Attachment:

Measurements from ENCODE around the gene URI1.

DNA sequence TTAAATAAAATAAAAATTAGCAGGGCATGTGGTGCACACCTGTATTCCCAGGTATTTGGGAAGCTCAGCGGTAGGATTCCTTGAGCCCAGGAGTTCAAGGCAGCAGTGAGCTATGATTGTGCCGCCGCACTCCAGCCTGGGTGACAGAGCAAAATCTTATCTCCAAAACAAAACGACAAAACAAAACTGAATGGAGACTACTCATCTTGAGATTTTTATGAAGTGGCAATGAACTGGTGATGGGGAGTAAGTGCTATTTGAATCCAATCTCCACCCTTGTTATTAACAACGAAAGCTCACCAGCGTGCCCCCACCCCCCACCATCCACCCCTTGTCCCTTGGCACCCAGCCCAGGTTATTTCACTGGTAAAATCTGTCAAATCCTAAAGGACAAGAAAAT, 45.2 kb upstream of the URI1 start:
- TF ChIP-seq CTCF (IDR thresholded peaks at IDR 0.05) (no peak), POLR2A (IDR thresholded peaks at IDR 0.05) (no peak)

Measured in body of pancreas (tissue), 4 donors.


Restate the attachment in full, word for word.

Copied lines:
Measurements from ENCODE around the gene URI1.

DNA sequence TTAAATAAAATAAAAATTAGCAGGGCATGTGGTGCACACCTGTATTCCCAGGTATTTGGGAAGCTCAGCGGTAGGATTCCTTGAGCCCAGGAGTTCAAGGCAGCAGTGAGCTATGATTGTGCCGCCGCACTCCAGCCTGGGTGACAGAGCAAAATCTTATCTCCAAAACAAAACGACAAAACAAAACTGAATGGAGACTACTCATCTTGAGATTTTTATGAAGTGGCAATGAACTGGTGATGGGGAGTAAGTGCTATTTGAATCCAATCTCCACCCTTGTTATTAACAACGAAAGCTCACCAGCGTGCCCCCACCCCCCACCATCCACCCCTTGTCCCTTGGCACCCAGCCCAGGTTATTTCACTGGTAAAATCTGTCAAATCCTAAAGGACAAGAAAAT, 45.2 kb upstream of the URI1 start:
- TF ChIP-seq CTCF (IDR thresholded peaks at IDR 0.05) (no peak), POLR2A (IDR thresholded peaks at IDR 0.05) (no peak)

Measured in body of pancreas (tissue), 4 donors.